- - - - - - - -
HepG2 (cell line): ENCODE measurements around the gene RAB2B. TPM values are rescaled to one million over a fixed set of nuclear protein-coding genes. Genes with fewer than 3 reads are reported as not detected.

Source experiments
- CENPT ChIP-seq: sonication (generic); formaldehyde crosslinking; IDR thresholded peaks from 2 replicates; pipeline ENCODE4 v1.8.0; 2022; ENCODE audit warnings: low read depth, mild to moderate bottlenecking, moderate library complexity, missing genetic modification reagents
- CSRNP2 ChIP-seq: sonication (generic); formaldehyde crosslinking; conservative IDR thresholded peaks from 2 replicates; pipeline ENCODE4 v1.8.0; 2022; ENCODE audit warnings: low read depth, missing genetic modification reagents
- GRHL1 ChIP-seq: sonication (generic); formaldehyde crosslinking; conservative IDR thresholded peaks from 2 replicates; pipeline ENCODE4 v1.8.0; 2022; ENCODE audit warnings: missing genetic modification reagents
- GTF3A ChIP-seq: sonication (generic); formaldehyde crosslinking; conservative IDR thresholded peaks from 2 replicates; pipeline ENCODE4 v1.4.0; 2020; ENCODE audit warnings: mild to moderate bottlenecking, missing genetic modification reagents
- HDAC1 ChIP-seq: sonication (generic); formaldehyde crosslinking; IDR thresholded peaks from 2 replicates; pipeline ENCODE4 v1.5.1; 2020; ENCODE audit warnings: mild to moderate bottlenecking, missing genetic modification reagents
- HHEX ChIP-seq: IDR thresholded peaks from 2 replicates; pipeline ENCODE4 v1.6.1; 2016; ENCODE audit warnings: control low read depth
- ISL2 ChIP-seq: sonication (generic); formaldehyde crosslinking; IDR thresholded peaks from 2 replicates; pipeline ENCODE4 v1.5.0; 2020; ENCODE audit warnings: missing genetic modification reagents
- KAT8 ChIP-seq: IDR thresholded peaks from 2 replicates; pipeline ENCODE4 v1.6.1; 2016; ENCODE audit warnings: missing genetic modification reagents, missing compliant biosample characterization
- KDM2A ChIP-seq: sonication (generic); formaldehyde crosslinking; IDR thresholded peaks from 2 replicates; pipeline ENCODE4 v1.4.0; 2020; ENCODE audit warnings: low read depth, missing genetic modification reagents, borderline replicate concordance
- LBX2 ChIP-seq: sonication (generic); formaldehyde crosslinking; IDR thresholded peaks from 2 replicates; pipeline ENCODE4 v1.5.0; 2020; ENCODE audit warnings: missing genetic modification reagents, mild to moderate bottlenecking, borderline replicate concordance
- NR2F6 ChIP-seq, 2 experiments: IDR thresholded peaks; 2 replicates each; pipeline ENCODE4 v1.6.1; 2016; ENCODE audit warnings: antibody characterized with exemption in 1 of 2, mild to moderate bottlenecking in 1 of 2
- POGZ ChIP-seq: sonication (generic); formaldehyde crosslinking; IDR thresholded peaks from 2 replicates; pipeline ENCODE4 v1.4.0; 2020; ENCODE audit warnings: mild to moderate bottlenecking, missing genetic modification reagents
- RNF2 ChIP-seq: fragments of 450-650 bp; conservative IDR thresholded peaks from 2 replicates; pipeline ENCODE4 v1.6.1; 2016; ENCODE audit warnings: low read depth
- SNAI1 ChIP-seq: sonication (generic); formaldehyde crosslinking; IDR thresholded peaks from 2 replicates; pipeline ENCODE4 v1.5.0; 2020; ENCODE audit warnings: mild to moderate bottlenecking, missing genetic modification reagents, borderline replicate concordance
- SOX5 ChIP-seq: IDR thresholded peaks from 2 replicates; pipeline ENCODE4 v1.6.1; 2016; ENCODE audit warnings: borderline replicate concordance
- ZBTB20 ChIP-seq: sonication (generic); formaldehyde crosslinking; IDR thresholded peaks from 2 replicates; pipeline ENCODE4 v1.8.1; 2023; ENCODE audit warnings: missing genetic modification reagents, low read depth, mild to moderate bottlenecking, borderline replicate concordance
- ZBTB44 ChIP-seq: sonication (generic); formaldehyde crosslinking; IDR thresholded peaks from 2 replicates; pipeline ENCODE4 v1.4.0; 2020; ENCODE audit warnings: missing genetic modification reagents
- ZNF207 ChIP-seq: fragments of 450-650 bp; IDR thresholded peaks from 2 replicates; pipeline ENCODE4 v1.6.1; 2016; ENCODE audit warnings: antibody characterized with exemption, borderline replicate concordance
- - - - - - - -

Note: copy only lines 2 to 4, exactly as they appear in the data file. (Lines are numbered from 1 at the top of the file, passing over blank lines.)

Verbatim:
Source experiments
- CENPT ChIP-seq: sonication (generic); formaldehyde crosslinking; IDR thresholded peaks from 2 replicates; pipeline ENCODE4 v1.8.0; 2022; ENCODE audit warnings: low read depth, mild to moderate bottlenecking, moderate library complexity, missing genetic modification reagents
- CSRNP2 ChIP-seq: sonication (generic); formaldehyde crosslinking; conservative IDR thresholded peaks from 2 replicates; pipeline ENCODE4 v1.8.0; 2022; ENCODE audit warnings: low read depth, missing genetic modification reagents